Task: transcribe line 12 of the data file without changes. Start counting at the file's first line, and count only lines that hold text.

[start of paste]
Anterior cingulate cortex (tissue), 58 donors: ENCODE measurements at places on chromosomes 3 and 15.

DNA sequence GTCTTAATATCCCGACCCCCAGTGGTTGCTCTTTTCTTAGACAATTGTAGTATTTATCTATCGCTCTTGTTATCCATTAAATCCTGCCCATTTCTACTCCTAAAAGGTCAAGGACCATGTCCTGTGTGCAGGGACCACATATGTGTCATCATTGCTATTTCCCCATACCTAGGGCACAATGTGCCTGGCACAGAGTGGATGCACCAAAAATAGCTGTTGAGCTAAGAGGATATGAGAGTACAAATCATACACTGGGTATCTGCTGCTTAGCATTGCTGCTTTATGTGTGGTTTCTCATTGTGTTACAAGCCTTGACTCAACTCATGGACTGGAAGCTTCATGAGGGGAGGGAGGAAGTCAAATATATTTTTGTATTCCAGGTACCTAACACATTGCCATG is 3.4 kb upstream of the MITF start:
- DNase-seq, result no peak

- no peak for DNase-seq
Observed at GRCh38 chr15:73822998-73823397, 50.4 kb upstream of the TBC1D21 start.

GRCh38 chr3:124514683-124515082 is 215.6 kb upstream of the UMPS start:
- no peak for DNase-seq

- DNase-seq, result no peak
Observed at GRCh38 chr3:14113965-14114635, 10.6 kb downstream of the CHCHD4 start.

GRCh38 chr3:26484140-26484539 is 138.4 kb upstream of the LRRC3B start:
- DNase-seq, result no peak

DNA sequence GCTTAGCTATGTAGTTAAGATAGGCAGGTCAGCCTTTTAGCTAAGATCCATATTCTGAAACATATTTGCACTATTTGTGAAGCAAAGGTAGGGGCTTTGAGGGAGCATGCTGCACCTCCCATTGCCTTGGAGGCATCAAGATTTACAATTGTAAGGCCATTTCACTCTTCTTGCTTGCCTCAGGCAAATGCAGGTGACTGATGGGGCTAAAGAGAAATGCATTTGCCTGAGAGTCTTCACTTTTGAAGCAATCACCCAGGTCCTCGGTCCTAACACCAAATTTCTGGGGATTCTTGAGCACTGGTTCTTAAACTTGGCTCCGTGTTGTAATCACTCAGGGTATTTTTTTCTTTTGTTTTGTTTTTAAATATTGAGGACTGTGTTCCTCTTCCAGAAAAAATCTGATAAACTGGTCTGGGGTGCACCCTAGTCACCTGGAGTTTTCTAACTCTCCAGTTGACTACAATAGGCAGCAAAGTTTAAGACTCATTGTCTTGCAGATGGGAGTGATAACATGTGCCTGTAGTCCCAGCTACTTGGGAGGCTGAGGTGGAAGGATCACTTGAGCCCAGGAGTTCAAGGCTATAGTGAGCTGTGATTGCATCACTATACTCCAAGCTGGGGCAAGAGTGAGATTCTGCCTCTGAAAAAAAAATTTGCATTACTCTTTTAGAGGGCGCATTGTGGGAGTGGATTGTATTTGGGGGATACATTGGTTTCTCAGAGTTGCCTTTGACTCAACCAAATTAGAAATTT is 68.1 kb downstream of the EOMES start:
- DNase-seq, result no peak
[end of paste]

DNA sequence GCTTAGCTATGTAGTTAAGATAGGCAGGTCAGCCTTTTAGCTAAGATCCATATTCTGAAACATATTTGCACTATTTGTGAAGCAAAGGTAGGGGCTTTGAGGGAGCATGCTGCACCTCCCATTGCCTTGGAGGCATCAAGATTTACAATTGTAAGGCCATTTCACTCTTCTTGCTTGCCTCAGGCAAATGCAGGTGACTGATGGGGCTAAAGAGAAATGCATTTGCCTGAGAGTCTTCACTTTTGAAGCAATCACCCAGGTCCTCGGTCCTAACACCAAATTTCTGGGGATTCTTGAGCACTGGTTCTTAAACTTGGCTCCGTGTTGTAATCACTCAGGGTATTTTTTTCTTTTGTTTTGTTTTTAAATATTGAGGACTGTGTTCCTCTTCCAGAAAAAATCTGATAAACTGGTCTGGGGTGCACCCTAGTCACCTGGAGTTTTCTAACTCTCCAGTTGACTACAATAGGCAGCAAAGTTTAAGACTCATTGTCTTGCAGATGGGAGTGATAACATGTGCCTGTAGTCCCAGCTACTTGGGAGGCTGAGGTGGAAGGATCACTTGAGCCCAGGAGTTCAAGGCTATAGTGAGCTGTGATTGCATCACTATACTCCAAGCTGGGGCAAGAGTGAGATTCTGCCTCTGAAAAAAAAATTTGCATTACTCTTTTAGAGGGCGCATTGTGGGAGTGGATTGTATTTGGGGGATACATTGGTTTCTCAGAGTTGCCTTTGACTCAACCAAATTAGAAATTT is 68.1 kb downstream of the EOMES start: